Freddie Crittenden has one last shot at repeating redemption
Ally Moreo | Photo Editor
As Freddie Crittenden sprinted toward the finish line of the Division I East Regional Finals, he realized victory was slipping away. South Carolina’s Dondre Echols began to pull ahead. Crittenden knew he had one last chance. He lunged, throwing his hands behind him and his head forward.
Crittenden stumbled and planted his left foot, trying to regain his balance. But it didn’t help. Crittenden finished .08 seconds behind Echols’ 13.35. Thirty minutes passed before the adrenaline wore off and Crittenden felt the pain.
In his desperation, he had hyperextended his left knee and torn a ligament. The Utica, Michigan, native had less than two weeks to recover before competing in the NCAA DI Track and Field Championships.
“I was really stressed,” Crittenden said. “… I lay in bed at night thinking about what will happen with my knee.”
In his three years at Syracuse, Crittenden had already collected both the indoor and outdoor Atlantic Coast Conference hurdling championships. The U.S. Track and Field and Cross Country Coaches Association ranked him No. 2 in the 60-meter indoor hurdles, and he’s a large factor in why Syracuse now ranks fifth in the NCAA indoor rankings. Still, Crittenden wanted to win the one collegiate race he hasn’t: the NCAA final hurdles. He believes he would have done so last season, if not for the injury.
“By the time he got the nationals, he was running pretty good,” Dave Hegland, Syracuse’s track and field assistant coach, said. “By that time, everybody’s got something.”
Ally Moreo | Photo Editor
That torn ligament made Crittenden feel robbed of his once-decent shot at nationals. He couldn’t train at first, and even when he could, he was limited to light workouts. He finished fourth, his best performance yet, but he believed he could’ve done better.
“Everything good that happens to me is a blessing,” Crittenden said. “Everything bad is a blessing as well.”
Crittenden finished first in the 300-meter hurdles in the track and field state championship his junior year of high school, but was then disqualified because he nicked the last hurdle. That he had come close to winning at all was a product of his reshaped approach.
Hurdling became his focus after transferring as a junior to Utica (Michigan) High School. Crittenden threw himself into his training rather than concentrate on the loss of the community he grew up around.
There, he met a track and field coach named Roger White, who had never coached hurdlers. White called other area coaches to see if anyone could train Crittenden, but there were no takers. He stepped in to learn alongside the newest member of his team.
White didn’t know that if Crittenden were to seriously pursue track and field, the hurdler would have to focus on one event. He had done the 110- and 300-meter hurdles as a sophomore and junior. Crittenden’s previous coach had decided that he should run the 300 because, White said, other teammates were faster. But Crittenden and White talked, and the rising-senior hurdler felt his future was in the 110.
But before he left the blocks, Crittenden had to choose his lead leg. The lead leg is important in 110 meters because the best runners use the same leg to clear each hurdle, whereas in the 300 meters both legs are used.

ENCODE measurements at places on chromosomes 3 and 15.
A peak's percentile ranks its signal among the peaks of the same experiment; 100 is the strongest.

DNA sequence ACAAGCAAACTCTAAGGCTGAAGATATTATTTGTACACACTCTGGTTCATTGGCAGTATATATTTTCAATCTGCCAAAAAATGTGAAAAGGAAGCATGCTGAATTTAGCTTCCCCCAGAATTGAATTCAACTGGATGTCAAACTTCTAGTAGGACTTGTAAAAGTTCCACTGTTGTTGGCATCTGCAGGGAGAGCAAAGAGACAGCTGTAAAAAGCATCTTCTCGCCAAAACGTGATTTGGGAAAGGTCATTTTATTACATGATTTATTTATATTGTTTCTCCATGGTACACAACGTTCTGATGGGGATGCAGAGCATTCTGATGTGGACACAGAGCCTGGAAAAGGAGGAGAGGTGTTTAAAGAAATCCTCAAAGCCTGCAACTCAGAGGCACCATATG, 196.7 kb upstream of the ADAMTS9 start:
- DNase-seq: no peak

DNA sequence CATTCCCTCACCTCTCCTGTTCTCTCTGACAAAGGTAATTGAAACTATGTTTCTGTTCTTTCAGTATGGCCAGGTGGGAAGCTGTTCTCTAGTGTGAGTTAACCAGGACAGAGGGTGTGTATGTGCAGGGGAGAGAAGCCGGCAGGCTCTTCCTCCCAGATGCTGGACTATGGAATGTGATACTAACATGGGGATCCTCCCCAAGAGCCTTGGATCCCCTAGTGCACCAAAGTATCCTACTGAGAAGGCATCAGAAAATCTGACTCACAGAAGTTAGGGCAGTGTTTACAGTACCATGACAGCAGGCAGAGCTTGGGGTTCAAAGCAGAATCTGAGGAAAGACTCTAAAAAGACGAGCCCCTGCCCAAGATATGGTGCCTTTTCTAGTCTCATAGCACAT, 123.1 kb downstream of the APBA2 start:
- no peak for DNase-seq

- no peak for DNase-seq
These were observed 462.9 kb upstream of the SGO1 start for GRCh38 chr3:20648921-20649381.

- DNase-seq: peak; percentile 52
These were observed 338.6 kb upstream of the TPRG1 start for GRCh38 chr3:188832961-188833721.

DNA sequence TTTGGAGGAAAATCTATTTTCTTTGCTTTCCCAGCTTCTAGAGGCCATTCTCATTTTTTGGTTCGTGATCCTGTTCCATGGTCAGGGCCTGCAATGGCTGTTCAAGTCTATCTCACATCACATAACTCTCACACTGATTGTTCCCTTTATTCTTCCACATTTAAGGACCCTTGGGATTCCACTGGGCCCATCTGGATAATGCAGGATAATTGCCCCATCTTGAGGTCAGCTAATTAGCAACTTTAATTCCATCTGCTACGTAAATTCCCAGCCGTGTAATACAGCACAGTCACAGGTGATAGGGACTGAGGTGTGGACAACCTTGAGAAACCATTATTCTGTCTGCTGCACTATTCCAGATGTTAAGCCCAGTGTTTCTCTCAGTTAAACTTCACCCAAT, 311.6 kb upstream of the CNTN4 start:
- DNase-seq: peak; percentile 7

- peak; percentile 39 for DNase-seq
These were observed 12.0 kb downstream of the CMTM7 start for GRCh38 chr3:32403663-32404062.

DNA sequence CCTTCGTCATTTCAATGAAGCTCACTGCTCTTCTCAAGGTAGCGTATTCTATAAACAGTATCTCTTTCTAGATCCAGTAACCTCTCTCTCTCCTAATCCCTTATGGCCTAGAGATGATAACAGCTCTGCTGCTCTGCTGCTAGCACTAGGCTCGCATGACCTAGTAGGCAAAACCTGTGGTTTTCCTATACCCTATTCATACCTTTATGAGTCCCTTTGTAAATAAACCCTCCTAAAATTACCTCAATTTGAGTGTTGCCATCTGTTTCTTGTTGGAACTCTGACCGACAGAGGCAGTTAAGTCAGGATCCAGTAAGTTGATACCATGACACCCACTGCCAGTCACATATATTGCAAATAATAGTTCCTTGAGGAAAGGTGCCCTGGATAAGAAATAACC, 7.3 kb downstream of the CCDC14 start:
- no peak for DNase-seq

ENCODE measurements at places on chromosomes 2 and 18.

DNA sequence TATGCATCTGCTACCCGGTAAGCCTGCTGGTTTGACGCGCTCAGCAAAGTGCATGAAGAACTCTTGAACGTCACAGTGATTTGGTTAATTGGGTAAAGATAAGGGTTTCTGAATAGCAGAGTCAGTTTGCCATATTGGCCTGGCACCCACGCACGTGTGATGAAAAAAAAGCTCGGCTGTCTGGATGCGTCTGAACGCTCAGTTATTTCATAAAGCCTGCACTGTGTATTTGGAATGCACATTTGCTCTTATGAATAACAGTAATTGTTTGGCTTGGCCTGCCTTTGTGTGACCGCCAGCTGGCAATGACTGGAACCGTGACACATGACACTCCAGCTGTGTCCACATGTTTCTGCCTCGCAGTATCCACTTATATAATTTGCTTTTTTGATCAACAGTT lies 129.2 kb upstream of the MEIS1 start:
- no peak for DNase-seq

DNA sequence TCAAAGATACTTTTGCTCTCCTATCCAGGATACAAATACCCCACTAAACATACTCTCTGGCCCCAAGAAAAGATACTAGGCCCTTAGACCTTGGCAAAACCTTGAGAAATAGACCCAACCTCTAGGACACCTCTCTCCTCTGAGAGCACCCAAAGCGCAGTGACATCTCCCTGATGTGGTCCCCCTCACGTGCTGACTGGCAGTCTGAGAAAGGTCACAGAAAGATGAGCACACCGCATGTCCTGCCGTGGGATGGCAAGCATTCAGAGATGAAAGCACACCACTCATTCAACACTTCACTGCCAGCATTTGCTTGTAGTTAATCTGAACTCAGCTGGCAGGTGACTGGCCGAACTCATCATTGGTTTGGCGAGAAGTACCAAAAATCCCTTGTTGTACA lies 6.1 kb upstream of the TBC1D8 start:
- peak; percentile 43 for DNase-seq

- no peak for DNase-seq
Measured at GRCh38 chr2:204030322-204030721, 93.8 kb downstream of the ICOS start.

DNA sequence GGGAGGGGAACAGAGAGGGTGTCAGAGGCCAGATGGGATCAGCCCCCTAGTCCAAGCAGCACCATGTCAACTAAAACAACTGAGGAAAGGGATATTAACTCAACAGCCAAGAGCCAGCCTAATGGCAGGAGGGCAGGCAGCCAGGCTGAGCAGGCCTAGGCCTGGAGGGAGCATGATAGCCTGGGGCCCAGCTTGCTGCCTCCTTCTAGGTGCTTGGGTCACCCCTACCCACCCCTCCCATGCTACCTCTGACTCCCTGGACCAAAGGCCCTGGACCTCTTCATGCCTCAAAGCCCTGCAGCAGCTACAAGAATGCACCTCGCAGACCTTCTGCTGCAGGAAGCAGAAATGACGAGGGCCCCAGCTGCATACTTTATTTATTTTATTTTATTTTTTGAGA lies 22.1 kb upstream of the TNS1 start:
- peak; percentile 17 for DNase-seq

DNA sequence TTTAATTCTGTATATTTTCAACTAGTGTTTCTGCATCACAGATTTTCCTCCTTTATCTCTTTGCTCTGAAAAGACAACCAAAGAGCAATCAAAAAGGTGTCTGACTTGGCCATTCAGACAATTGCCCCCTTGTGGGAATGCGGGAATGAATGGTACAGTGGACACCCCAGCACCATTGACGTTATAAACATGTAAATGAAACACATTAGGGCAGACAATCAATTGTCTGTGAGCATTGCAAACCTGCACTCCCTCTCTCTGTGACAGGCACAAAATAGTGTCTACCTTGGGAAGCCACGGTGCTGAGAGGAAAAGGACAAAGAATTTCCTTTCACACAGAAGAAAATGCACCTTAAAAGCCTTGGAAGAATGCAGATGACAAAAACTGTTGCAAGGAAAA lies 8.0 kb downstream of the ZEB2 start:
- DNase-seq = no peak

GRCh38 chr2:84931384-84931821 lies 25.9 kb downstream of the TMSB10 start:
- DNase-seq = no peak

Still, Crittenden struggled to decide. Not that the coach knew any better. White told him to pick whichever leg felt best and go for it. After he picked the left, Crittenden emphasized, everything changed.
With a defined technique and distance, he developed into a state championship-caliber hurdler. When the Michigan snow impeded him from leaving home, White assigned drills to do in the garage. He ran in place for 40 seconds, worked his abs for 20 and rotated.
In one meet, hurdlers self-reported their times to judges. Crittenden fibbed, White said, telling judges a faster time than what he had so he was placed in the most competitive heat. Crittenden faced hurdlers a full second faster than him. Crittenden was placed in the outside lane, a position that White said is commonly viewed as a disadvantage.
To White’s disbelief, Crittenden actually won.
“Coach,” Crittenden said to White after the meet. “I just felt like I needed to go out and run with those guys.”
As a senior, Crittenden went on to win the state championship that had slipped away just a year prior. This redemption arc remains on Crittenden’s mind entering his last season at Syracuse.
“The major challenge,” Hegland said, “is keeping someone like that healthy enough for long enough to see how good they can get.”
At Utica, White had introduced Crittenden to massage therapy. One of the main reasons Crittenden said he chose Syracuse was because of Hegland’s experience with recovery. The Syracuse coach taught Crittenden the importance of sleep and cited the 10-plus hours of sleep preferred by athletes such as LeBron James and Usain Bolt.
“If you’re going to win the race, you aren’t going to win it in the last meter and a half,” Crittenden said. “You’re going to win it from the start (in preparation).”
Hegland cited the little things, the professional approach, when mentioning the hurdler’s progress. It’s a mentality honed through a career that stemmed from his love for the videogame “Sonic the Hedgehog.”
As a Syracuse senior, Crittenden faces the familiar pressure of one last shot. Because at both Utica and Syracuse, by injury or disqualification, Crittenden fell short as a junior. At Utica, he successfully erased past disappointments. Now, he attempts to do the same.
“It’s bittersweet knowing this is my last collegiate season with the ‘S’ on my chest,” Crittenden said. “I want to go out with a bang.”
Published on January 24, 2017 at 12:00 am
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